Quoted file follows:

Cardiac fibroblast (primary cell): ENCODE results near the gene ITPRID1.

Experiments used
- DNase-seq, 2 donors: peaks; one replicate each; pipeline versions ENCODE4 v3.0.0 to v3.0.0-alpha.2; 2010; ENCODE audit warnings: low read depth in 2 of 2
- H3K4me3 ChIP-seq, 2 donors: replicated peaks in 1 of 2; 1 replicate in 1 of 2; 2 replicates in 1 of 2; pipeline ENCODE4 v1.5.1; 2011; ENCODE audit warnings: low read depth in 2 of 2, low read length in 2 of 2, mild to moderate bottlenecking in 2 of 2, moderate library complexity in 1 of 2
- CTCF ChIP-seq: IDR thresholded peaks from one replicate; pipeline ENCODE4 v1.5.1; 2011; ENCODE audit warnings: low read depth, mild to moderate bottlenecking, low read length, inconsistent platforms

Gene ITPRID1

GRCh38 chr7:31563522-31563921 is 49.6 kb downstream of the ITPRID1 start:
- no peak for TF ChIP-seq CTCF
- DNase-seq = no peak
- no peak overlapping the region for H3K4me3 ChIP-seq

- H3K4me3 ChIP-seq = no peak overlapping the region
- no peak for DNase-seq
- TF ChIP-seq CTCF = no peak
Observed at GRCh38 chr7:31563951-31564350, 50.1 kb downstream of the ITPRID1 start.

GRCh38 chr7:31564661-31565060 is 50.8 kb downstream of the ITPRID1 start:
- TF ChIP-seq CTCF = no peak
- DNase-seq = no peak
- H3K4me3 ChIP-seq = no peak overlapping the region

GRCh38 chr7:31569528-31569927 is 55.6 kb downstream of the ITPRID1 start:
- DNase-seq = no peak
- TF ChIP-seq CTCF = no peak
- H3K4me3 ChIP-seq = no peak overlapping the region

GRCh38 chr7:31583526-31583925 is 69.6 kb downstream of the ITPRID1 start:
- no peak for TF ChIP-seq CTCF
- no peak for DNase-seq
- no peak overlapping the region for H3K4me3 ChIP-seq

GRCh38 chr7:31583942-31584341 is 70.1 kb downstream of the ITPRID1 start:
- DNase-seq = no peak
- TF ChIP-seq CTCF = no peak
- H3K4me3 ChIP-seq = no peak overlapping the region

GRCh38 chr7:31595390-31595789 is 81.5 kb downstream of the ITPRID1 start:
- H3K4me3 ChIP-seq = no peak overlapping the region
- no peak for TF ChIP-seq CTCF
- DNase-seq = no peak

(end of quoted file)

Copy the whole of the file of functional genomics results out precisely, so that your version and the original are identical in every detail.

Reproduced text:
Cardiac fibroblast (primary cell): ENCODE results near the gene ITPRID1.

Experiments used
- DNase-seq, 2 donors: peaks; one replicate each; pipeline versions ENCODE4 v3.0.0 to v3.0.0-alpha.2; 2010; ENCODE audit warnings: low read depth in 2 of 2
- H3K4me3 ChIP-seq, 2 donors: replicated peaks in 1 of 2; 1 replicate in 1 of 2; 2 replicates in 1 of 2; pipeline ENCODE4 v1.5.1; 2011; ENCODE audit warnings: low read depth in 2 of 2, low read length in 2 of 2, mild to moderate bottlenecking in 2 of 2, moderate library complexity in 1 of 2
- CTCF ChIP-seq: IDR thresholded peaks from one replicate; pipeline ENCODE4 v1.5.1; 2011; ENCODE audit warnings: low read depth, mild to moderate bottlenecking, low read length, inconsistent platforms

Gene ITPRID1

GRCh38 chr7:31563522-31563921 is 49.6 kb downstream of the ITPRID1 start:
- no peak for TF ChIP-seq CTCF
- DNase-seq = no peak
- no peak overlapping the region for H3K4me3 ChIP-seq

- H3K4me3 ChIP-seq = no peak overlapping the region
- no peak for DNase-seq
- TF ChIP-seq CTCF = no peak
Observed at GRCh38 chr7:31563951-31564350, 50.1 kb downstream of the ITPRID1 start.

GRCh38 chr7:31564661-31565060 is 50.8 kb downstream of the ITPRID1 start:
- TF ChIP-seq CTCF = no peak
- DNase-seq = no peak
- H3K4me3 ChIP-seq = no peak overlapping the region

GRCh38 chr7:31569528-31569927 is 55.6 kb downstream of the ITPRID1 start:
- DNase-seq = no peak
- TF ChIP-seq CTCF = no peak
- H3K4me3 ChIP-seq = no peak overlapping the region

GRCh38 chr7:31583526-31583925 is 69.6 kb downstream of the ITPRID1 start:
- no peak for TF ChIP-seq CTCF
- no peak for DNase-seq
- no peak overlapping the region for H3K4me3 ChIP-seq

GRCh38 chr7:31583942-31584341 is 70.1 kb downstream of the ITPRID1 start:
- DNase-seq = no peak
- TF ChIP-seq CTCF = no peak
- H3K4me3 ChIP-seq = no peak overlapping the region

GRCh38 chr7:31595390-31595789 is 81.5 kb downstream of the ITPRID1 start:
- H3K4me3 ChIP-seq = no peak overlapping the region
- no peak for TF ChIP-seq CTCF
- DNase-seq = no peak